You can find this purple wildflower in meadows, hillsides and planes across California. The smooth blue aster flowers have small hairs similar to dandelions. This helps the seed to fly into the air and spread.

8. Spotted Knapweed

Also called panicled knapweed, spotted knapweed is easy to find as it grows in open fields and by the roadside throughout California. Centaurea stoebe is a biennial wildflower that grows between 60cm and 90cm tall.

In full sun, it blooms with bright purple flowers during summer and fall. With its fast-growing pace, spotted knapweed is often believed to be a weed. Plus, this pretty wildflower can also change the soil conditions which stops other plants from growing in this area.

9. Winter Vetch

Winter vetch is a popular California purple wildflower species that can thrive in full shade and partial shade. Vicia villosa grows up to 91cm and it produces vibrant purple flowers during summer and fall.

Also known as hair vetch or fodder vetch, this purple wildflower can be annual, biennial or perennial. Winter vetch has the ability to release nitrogen into the soil which stops weeds from growing.

This makes it the perfect companion plant for tomatoes, bell peppers and other vegetables.

In the wild, you can find winter vetch on roadsides, old fields, grasslands, forests and meadows. As this plant is a fast-growing wildflower, it is often considered an invasive plant.

10. Bee Balm

Also commonly called horsemint or wild bergamot, wild bee balm plants only bloom during the summer months. These wildflowers only thrive in sunny or partially shady habitats.

They are easy to spot thanks to the clusters of lilac-purple flowers. Monarda fistulosa typically grows along roads, prairies or dry fields throughout California.

As this wildflower grows during the busiest time of year for bees, these plants attract a variety of bee species, as well as butterflies and even hummingbirds. In fact, purple bee balm flowers are so rich in nectar that a range of birds enjoy visiting these plants.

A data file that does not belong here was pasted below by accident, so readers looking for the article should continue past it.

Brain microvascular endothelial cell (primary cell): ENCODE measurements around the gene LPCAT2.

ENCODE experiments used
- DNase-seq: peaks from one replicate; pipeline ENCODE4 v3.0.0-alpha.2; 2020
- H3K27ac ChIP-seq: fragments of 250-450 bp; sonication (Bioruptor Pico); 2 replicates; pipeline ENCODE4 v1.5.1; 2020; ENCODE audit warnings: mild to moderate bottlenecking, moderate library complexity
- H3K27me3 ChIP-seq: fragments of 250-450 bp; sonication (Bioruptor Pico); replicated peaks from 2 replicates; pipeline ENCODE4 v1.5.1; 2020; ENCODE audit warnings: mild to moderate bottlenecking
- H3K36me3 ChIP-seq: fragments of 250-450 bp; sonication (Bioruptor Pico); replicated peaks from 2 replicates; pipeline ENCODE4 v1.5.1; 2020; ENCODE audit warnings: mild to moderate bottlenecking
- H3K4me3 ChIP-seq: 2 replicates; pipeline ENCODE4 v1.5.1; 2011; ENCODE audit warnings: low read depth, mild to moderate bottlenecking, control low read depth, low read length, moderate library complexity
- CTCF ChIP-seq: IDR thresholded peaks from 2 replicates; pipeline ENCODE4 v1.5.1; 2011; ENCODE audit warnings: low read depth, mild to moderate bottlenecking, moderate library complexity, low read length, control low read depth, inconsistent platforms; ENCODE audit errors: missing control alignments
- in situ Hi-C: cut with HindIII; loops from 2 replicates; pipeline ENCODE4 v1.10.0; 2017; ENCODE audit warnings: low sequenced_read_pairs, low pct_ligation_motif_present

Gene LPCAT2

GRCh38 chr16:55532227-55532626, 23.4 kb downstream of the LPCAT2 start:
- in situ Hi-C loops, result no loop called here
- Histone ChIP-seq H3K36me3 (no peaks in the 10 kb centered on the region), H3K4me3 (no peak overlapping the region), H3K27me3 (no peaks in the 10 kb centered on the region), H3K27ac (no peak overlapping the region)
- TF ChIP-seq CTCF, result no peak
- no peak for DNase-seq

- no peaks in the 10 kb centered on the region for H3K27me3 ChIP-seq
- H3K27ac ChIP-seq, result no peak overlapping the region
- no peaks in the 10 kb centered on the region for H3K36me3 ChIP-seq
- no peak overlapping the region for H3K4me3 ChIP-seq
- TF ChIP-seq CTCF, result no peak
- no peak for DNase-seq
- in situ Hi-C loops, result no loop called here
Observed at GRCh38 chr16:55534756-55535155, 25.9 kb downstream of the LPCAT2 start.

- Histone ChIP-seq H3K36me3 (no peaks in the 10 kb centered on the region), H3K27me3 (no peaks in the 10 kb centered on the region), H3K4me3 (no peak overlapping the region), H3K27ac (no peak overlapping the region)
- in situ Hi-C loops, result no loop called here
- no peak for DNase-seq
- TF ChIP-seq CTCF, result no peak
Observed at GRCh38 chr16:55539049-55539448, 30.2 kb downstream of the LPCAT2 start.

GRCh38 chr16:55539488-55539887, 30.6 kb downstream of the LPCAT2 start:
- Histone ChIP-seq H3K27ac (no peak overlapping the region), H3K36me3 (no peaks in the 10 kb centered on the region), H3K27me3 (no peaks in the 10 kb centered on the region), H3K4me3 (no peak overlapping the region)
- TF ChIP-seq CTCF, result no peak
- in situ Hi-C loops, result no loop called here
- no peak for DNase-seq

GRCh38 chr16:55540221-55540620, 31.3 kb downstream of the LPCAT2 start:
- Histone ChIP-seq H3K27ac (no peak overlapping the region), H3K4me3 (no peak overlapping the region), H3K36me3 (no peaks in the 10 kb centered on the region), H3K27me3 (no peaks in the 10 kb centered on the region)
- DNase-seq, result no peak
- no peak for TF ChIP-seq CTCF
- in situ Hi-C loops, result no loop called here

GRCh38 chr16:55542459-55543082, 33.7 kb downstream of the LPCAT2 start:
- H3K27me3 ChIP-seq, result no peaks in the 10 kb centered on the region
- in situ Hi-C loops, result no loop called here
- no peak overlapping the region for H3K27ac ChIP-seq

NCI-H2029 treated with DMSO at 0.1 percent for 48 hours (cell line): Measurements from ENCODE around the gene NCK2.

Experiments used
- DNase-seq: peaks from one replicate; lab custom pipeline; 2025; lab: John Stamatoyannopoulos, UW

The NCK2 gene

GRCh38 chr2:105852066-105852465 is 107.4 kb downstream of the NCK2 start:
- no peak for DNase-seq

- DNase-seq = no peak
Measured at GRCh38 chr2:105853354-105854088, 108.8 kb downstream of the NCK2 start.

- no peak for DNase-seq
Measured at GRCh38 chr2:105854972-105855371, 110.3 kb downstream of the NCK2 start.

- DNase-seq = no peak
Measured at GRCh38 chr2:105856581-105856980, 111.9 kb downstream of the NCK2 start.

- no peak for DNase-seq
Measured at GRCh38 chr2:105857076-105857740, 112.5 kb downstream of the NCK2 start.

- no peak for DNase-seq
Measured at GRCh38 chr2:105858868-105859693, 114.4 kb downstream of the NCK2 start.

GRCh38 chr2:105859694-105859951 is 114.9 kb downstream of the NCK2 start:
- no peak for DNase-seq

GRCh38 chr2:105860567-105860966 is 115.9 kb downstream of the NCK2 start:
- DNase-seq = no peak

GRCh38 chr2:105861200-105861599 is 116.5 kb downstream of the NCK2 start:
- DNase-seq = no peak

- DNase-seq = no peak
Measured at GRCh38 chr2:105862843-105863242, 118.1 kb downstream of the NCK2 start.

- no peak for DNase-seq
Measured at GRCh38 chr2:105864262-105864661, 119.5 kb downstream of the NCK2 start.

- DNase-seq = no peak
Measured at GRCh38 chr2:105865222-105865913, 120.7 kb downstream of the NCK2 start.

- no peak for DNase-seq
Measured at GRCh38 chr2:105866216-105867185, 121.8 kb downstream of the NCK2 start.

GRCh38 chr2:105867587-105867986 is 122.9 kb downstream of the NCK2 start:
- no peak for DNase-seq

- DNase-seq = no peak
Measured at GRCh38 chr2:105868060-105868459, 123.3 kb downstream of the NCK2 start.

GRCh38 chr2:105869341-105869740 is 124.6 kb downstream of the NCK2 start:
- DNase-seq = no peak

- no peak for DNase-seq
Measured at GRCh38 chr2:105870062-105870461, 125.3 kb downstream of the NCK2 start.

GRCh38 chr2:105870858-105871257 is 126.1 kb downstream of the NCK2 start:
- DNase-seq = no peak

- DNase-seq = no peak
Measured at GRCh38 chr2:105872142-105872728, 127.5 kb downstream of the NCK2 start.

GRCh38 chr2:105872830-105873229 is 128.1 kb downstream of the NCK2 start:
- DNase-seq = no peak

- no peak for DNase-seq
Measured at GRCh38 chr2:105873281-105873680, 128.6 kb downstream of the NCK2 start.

Plus, bee balm also has plenty of health benefits. You can make a tasty tea with bee balm that supports your immune system. Bee balm wildflowers also help to ward off the flu. You can use it in a steaming inhalation to clear your nasal passages.

11. Purple Loosestrife

Purple loosestrife is sometimes also called purple Lythrum, hinting at its vibrant purple flowers. Lythrum salicaria only thrives in full sun during the summer. That’s when it can grow between 60cm and 150cm tall.

This perennial wildflower happily grows in slightly wetter soils, including marshes, wet meadows and ditches. You can also find purple loosestrife wildflowers along various lakes throughout California.

This beautiful plant is considered a weed because it spreads fast across the ground, pushing out native plants in surrounding areas. Purple loosestrife can produce hundreds of thousands of seeds during the growing season.

This allows it to spread so fast. This being said, the striking purple color makes it a stunning flower to enjoy on your next Californian adventure.

12. Hookedspur Violet

Also known as Western dog violet or sand violet, hookedspur violet can grow in partially shady or sunny habitats. Viola adunca starts producing purple flowers in mid-spring and it continues to bloom until early summer.

This perennial plant commonly grows in mountainous areas across California. However, it can also thrive in lower elevations. Violets are common spring flowers and they can cover a lot of ground.

This makes them easy to spot on your hiking adventures in California. You may also notice a lot of ants around where these violets grow because the plants produce a special oil that attracts these small insects.

13. Purple False Foxglove

Often known as purple gerardia, purple false foxglove can grow up to 91cm in USDA hardiness zones 2a to 10b. Agalinis purpurea is an annual wildflower that blooms during the summer and fall months, provided it gets full sun conditions.

Purple false foxglove plants produce vibrant purple blooms that you can see all over California. It thrives in sandy soils near the coast. This being said purple false foxglove is a semi-parasitic plant that gains nutrients from shrubs and other plants nearby.

You can often find it growing near sweetgum trees, sycamore, loblolly pines and native grasses. While this type of foxglove never kills its host, finding any of these host plants can also lead you to spot purple gerardia nearby.

Final Thoughts

Now it is time for you to explore our 13 best purple wildflowers in California on your next trip out into the wild.

Diane Peirce